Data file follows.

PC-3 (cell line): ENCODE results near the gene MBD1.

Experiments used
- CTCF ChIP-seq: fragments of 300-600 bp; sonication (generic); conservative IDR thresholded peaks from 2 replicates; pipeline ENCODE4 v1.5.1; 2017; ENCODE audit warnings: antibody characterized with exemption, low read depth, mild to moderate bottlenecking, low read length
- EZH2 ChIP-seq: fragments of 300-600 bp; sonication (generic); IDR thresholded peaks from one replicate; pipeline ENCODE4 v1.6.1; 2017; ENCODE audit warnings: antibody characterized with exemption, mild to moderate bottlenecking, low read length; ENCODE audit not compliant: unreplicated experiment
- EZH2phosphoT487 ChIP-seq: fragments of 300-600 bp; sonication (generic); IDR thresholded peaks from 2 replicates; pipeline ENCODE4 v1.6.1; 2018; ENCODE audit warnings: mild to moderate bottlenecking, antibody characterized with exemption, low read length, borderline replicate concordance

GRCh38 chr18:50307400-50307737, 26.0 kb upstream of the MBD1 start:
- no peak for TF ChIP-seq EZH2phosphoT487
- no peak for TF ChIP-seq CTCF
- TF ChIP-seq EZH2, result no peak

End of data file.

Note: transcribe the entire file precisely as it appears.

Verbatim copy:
PC-3 (cell line): ENCODE results near the gene MBD1.

Experiments used
- CTCF ChIP-seq: fragments of 300-600 bp; sonication (generic); conservative IDR thresholded peaks from 2 replicates; pipeline ENCODE4 v1.5.1; 2017; ENCODE audit warnings: antibody characterized with exemption, low read depth, mild to moderate bottlenecking, low read length
- EZH2 ChIP-seq: fragments of 300-600 bp; sonication (generic); IDR thresholded peaks from one replicate; pipeline ENCODE4 v1.6.1; 2017; ENCODE audit warnings: antibody characterized with exemption, mild to moderate bottlenecking, low read length; ENCODE audit not compliant: unreplicated experiment
- EZH2phosphoT487 ChIP-seq: fragments of 300-600 bp; sonication (generic); IDR thresholded peaks from 2 replicates; pipeline ENCODE4 v1.6.1; 2018; ENCODE audit warnings: mild to moderate bottlenecking, antibody characterized with exemption, low read length, borderline replicate concordance

GRCh38 chr18:50307400-50307737, 26.0 kb upstream of the MBD1 start:
- no peak for TF ChIP-seq EZH2phosphoT487
- no peak for TF ChIP-seq CTCF
- TF ChIP-seq EZH2, result no peak